Equality activities for organisations
4. Principles of safer space
The purpose of the principles of safer space is to increase the safety of acting in organisational premises. They function as a basic set of rules meant to guarantee a pleasant, relaxed atmosphere for all participants. Participants should be made to commit themselves to following these rules – in any possible problem situations, you can then appeal to their binding nature when resolving the situation.
All HYY’s organisational premises must have valid principles of safer space that have been collectively agreed by the organisations. The principles must be on display on the wall of the premises.
There are many different formulations for the principles of safer space. In addition to general principles, we recommend having special considerations for all the different premises used by the organisation. Below is one version for the principles of safer space:
- The basic rule is to treat others like you would wish to be treated yourself. However, please remember that every one of us is an individual, and our personal boundaries, for instance, may differ quite dramatically. Do not make generalisations based on your own preferences.
- Do not make assumptions about another person’s identity, gender, sexual orientation or other personal characteristics. You cannot know another person’s experiences, thoughts or situation in life. However, as we still constantly make assumptions about other people, try to at least be aware of yours.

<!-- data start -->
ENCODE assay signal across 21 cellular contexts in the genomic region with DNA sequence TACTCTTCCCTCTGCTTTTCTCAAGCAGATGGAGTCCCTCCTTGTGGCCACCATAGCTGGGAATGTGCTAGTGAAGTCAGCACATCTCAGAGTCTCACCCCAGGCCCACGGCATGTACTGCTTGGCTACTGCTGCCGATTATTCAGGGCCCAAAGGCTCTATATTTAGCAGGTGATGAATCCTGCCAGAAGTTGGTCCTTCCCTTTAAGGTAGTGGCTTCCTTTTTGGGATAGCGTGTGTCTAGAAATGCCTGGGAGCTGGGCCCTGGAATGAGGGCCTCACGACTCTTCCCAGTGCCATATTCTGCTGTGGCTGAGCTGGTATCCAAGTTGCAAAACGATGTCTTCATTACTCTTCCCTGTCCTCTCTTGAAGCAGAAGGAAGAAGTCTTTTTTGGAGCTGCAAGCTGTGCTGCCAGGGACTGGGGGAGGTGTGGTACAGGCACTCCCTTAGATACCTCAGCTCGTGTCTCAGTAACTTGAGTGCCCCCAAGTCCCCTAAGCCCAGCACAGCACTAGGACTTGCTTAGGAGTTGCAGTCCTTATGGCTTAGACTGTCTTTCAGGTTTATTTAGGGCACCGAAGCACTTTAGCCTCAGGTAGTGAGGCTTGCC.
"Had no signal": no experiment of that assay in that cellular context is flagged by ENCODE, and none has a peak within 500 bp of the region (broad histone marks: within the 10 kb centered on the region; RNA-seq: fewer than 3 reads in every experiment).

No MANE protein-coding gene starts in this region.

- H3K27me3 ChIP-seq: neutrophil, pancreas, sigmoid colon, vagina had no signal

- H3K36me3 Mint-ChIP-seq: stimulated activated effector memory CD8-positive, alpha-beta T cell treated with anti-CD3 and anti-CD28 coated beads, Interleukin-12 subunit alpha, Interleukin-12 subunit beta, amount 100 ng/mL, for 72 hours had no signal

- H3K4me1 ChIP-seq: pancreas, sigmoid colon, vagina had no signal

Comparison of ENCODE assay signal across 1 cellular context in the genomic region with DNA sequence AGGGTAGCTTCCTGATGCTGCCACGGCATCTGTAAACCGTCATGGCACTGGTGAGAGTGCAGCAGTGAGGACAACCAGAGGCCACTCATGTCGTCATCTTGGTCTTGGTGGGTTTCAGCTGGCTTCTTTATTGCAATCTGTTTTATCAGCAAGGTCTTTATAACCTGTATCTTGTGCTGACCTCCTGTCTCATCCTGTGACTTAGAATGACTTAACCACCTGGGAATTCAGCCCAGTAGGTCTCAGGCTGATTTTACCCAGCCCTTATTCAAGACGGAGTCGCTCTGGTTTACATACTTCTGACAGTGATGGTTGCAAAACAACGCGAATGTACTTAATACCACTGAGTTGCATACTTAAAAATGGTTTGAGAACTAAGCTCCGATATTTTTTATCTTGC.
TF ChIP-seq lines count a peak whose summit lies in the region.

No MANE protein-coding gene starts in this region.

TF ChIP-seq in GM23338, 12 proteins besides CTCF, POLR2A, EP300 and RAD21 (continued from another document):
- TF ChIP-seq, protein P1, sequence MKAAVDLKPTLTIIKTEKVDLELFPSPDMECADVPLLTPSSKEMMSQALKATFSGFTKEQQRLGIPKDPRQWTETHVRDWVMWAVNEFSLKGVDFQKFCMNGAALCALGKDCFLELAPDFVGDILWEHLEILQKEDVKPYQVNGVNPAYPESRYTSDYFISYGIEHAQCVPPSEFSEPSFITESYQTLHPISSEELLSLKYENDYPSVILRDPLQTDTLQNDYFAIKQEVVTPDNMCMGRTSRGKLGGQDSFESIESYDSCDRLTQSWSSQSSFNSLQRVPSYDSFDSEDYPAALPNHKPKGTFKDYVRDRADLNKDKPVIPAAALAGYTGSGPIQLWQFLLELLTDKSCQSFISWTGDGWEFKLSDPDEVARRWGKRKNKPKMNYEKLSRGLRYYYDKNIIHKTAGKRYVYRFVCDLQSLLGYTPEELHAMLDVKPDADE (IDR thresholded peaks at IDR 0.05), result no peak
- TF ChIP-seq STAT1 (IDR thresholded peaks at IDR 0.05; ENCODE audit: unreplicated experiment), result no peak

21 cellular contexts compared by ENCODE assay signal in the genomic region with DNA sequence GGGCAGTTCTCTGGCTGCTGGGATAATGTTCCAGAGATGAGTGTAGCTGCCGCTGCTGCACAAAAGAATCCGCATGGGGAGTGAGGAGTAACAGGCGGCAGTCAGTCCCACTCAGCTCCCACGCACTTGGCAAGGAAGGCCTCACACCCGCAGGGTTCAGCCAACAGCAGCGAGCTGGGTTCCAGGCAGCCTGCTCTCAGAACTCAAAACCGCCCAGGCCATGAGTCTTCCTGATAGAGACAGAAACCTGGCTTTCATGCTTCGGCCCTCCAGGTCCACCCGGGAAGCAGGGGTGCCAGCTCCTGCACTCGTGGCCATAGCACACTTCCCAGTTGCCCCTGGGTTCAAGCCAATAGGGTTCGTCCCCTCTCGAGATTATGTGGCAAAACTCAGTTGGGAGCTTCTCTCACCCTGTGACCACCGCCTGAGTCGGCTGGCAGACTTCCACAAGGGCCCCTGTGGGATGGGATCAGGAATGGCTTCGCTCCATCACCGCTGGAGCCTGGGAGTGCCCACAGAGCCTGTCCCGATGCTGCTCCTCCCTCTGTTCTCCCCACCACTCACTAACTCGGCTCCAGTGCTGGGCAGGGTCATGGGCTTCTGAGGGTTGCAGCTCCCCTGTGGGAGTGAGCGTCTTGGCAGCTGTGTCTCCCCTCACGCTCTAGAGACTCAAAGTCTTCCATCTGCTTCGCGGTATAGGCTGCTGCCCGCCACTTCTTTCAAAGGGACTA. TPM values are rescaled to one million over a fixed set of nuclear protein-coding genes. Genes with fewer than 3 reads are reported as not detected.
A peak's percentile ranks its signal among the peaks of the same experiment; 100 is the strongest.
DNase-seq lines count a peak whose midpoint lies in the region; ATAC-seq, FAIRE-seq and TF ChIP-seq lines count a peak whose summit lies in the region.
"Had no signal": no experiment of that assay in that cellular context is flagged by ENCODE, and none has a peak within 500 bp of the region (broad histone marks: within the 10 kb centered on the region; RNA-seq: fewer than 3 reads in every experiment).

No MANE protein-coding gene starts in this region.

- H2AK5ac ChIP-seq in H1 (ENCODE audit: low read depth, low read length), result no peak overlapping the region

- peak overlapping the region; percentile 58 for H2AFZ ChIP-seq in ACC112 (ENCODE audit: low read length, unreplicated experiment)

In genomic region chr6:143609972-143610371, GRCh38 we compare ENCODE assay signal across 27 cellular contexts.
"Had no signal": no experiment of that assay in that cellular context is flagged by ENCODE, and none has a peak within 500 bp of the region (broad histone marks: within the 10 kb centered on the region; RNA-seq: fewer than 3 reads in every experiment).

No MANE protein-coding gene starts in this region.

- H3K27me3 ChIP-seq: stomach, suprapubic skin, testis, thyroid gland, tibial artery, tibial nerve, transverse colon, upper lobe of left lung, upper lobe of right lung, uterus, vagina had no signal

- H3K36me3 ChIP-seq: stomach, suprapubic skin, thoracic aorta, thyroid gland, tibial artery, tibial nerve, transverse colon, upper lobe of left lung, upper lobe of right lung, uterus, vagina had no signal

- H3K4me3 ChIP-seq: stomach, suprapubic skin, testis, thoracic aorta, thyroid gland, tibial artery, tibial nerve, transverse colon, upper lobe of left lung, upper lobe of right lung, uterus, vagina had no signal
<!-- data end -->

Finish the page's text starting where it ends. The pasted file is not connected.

- Do not define another person’s experience or identity for them.
- Be open and listen. Respect other people as human beings and do not question or judge them for being different.
- There is no room for violence, intolerance or discriminatory behaviour or language in our community. This also includes prejudice related to the background or appearance of other people.
- If you notice that someone is in a bad way, do not leave them alone. Look after them yourself or make sure that someone else does. Do not assume that a person who is in an incoherent state is drunk – to the best of your ability, ensure that their condition is not caused by an attack or some other serious situation. If you feel that you are not able to help them yourself, ask for additional help from others.
- Do not harass anyone verbally, by touching them or by staring at them. No means no. Stop or change your behaviour if someone asks you to. Something that feels good to you may not feel the same for another person. Try to interpret the situation and the other party. The safest way to act is to ask, listen and respect.
- If you see or experience harassment or inappropriate behaviour, contact the organisers immediately. Immediate action will be taken against harassment.
- If you need any help or support for problem situations, just ask for it.
The following principles of safer space are especially suited for discussion events:
- Make way for other people! Make sure that everyone is heard and able to participate in the discussion. Do not dominate the discussion – give others the opportunity to participate and define their perspective, too.
- Speak in such a way that everyone can understand you: try to use language that is understandable to people outside your own reference group, too.
- Do not speak in a hostile manner towards other people – whether they are present at the event or not.
- Listen and respect!